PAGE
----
Frailty and type of death among older adults in China: prospective cohort studyBMJ 2009; 338 doi: https://doi.org/10.1136/bmj.b1175 (Published 09 April 2009) Cite this as: BMJ 2009;338:b1175
- Matthew E Dupre, sociologist1,
- Danan Gu, demographer2,
- David F Warner, sociologist3,
- Zeng Yi, demographer45
- 1Department of Sociology and Center for the Study of Aging and Human Development, Duke University Medical Center, Durham, NC 27710, USA
- 2Urban Studies and Planning, Portland State University, 506 SW Mill Street 570M, Portland, OR 97207, USA
- 3Department of Sociology, Case Western Reserve University, Cleveland, OH
- 4Center for the Study of Aging and Human Development, Duke University Medical Center, Durham, NC
- 5China Center for Economic Research, Peking University, Beijing, China
- Correspondence to: M E Dupre or D Gu
- Accepted 11 December 2008
Objective To examine the association between frailty and type of death among the world’s largest oldest-old population in China.
Design Prospective cohort study.
Setting 2002 and 2005 waves of the Chinese longitudinal healthy longevity survey carried out in 22 provinces throughout China.
Participants 13 717 older adults (aged ≥65).
Main outcome measures Type of death, categorised as being bedridden for fewer than 30 days with or without suffering and being bedridden for 30 or more days with or without suffering.
Results Multinomial analyses showed that higher levels of frailty significantly increased the relative risk ratios of mortality for all types of death. Of those with the highest levels of frailty, men were most likely to experience 30 or more bedridden days with suffering before death (relative risk ratio 8.70, 95% confidence interval 6.31 to 12.00) and women 30 or more bedridden days with no suffering (11.53, 17.84 to 16.96). Regardless of frailty, centenarians and nonagenarians were most likely to experience fewer than 30 bedridden days with no suffering, whereas those aged 65-79 and 80-89 were more likely to experience fewer than 30 bedridden days with suffering. Adjusting for compositional differences had little impact on the link between frailty and type of death for both sexes and age groups.
Conclusions The association between frailty and type of death differs by sex and age. Health scholars and clinical practitioners should consider age and sex differences in frailty to develop more effective measures to reduce preventable suffering before death.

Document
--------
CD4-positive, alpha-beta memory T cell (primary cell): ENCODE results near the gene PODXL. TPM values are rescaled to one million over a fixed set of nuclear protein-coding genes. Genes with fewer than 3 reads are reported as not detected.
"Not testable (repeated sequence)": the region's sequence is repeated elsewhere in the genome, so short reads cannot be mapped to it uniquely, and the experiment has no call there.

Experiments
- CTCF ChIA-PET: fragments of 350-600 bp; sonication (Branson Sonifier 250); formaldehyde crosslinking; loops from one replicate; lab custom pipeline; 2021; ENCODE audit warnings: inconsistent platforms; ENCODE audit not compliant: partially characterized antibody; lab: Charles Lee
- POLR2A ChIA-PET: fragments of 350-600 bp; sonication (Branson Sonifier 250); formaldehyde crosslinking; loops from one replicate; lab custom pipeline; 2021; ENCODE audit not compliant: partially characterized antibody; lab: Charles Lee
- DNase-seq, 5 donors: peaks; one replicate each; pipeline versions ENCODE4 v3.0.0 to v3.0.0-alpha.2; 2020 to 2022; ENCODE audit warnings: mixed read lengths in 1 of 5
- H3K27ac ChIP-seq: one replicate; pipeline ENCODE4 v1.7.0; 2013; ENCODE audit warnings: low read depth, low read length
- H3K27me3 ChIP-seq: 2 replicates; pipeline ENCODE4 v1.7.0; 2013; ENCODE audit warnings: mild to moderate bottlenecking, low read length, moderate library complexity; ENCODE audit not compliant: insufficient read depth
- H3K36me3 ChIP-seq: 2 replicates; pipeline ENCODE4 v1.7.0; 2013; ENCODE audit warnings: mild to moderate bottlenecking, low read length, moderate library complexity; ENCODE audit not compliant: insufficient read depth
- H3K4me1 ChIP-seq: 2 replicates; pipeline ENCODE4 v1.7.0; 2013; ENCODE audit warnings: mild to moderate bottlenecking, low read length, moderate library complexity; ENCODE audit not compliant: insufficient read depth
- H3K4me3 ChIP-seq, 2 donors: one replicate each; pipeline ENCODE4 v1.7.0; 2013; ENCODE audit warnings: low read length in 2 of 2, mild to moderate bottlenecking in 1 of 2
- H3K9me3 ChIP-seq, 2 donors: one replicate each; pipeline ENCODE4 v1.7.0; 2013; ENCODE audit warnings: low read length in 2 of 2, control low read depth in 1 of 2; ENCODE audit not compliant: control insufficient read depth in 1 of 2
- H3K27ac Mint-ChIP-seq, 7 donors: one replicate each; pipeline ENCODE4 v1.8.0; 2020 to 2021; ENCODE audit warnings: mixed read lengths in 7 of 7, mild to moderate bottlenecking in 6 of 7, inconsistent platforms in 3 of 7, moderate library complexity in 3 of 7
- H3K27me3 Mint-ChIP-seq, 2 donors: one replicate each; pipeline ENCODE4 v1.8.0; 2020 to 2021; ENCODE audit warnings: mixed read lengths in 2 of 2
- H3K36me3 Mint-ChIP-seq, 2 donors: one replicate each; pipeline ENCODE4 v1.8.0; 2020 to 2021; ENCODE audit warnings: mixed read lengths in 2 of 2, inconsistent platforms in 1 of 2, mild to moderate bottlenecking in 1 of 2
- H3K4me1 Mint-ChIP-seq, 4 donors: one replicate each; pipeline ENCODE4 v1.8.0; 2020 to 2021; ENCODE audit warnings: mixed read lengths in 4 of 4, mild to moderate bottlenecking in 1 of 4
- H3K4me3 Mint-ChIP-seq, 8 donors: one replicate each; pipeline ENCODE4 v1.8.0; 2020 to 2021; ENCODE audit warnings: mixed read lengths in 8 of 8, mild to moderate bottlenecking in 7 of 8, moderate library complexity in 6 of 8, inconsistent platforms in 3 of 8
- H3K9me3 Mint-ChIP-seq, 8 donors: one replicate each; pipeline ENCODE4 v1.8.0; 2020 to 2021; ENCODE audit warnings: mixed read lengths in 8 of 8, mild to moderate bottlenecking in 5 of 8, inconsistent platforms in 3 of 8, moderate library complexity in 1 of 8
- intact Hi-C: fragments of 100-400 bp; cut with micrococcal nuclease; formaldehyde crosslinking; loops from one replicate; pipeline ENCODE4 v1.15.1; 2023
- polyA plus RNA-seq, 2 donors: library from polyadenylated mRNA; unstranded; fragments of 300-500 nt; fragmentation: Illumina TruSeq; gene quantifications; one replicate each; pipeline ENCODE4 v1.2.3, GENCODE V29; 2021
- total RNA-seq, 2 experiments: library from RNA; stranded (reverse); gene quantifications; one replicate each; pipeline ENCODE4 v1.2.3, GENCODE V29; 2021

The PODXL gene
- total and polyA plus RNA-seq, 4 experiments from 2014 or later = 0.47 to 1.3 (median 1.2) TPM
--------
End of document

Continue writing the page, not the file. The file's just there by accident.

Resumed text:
Contributors: MED and DG contributed equally and are listed as the first and corresponding author. Both of them conceived and designed the study and drafted and revised the manuscript. DG prepared the data and did the analyses, had full access to the data, and is guarantor. DFW and ZY revised the manuscript.
Funding: The data used in this study were from the 2002 and 2005 waves of the Chinese longitudinal healthy longevity survey which was funded by the National Institute on Aging, the China Natural Science Foundation, the China Social Science Foundation, the United Nations Population Funds, and the Hong Kong Research Grant Council. DG’s work was partly supported by a National Institute of Aging grant (R01 AG023627, PI: ZY) when he was at Duke University and was partly supported by a provost mini-grant for internationalisation at Portland State University. The work by MED and DFW was partially supported by the Carolina Population Center at the University of North Carolina at Chapel Hill postdoctoral training programme, funded by the National Institute of Child Health and Human Development grant NIH 5-T32-HD07168-28 (MED) and National Institute on Aging grant T32 AG00155 (DFW). ZY’s work was supported by NIA grant R01 AG023627.
Competing interests: None declared.
Ethical approval: This study was approved by the institutional review board of Duke University health system institutional review board.
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